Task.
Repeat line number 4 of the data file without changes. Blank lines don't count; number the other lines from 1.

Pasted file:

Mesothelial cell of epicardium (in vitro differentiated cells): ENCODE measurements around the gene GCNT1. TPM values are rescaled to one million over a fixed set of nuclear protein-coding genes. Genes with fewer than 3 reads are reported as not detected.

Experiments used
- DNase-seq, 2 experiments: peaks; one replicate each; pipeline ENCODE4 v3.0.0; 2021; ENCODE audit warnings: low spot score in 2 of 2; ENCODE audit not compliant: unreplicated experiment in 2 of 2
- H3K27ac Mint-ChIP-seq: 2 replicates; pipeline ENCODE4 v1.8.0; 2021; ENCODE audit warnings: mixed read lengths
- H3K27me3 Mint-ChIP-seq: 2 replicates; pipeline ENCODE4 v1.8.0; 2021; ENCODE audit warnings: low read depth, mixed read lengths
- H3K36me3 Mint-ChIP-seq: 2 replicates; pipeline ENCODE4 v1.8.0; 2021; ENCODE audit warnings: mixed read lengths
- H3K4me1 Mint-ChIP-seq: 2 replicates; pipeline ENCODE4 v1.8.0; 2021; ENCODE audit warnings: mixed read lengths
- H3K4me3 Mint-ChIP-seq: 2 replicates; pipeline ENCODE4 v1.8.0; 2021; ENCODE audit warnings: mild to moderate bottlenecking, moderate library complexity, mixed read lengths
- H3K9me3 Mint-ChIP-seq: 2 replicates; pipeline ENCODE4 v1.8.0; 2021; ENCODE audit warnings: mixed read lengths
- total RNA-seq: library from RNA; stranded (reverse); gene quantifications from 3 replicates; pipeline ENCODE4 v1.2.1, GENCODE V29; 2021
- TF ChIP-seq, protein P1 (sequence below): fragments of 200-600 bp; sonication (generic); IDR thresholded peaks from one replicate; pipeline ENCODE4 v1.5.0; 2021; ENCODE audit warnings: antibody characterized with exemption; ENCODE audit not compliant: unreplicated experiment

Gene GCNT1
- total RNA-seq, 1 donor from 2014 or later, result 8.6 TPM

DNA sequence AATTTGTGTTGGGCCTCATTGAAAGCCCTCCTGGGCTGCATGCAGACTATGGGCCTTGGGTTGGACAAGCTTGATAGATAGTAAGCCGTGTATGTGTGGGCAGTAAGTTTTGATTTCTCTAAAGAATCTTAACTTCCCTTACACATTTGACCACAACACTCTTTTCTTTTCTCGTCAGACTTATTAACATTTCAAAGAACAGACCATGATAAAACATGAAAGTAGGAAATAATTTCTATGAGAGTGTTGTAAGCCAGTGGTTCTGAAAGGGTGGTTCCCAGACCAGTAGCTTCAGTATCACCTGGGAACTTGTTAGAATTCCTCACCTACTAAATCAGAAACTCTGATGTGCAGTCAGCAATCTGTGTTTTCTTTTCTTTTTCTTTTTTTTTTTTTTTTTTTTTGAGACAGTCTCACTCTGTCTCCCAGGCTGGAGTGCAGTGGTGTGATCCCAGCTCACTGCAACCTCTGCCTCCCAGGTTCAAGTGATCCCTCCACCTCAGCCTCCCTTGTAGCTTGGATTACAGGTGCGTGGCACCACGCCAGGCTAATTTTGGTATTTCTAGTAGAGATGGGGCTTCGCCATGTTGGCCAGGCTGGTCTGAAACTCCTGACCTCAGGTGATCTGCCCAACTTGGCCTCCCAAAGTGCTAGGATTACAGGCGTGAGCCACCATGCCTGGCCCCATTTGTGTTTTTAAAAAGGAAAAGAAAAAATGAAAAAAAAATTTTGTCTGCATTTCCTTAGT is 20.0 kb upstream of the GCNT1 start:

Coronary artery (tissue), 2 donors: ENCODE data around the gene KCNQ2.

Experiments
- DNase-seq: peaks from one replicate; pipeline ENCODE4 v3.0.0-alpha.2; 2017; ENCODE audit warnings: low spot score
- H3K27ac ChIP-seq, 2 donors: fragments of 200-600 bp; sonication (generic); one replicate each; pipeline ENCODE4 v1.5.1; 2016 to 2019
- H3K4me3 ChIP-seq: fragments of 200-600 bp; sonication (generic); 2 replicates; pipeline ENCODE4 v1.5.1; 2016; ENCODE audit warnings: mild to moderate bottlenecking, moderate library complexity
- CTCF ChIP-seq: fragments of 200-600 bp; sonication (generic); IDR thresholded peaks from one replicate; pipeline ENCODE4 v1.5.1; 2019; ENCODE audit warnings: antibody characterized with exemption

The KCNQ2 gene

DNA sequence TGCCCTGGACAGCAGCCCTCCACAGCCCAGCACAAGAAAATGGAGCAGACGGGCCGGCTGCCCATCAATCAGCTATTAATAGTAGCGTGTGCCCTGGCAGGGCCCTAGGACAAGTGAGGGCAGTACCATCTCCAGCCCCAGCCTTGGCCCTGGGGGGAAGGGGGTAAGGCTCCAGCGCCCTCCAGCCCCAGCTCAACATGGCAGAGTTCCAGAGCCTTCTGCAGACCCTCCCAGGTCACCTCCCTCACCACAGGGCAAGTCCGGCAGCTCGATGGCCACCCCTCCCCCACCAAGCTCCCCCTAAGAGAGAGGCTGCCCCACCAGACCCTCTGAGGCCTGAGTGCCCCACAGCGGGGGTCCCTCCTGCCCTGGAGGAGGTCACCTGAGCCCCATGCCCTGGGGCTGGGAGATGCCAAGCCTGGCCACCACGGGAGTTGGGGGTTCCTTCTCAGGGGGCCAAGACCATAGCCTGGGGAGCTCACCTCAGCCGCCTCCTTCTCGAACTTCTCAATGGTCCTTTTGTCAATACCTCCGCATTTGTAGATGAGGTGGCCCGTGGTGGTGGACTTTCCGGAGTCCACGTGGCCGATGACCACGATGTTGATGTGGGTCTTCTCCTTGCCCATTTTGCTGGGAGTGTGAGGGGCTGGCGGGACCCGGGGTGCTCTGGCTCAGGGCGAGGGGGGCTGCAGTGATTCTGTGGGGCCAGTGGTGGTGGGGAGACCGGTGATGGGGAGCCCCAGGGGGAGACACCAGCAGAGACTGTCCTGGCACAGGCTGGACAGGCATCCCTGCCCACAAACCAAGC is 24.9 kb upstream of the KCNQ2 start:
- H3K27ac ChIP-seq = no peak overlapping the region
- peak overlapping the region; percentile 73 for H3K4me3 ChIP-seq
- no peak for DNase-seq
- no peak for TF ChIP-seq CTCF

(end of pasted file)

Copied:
- H3K27ac Mint-ChIP-seq: 2 replicates; pipeline ENCODE4 v1.8.0; 2021; ENCODE audit warnings: mixed read lengths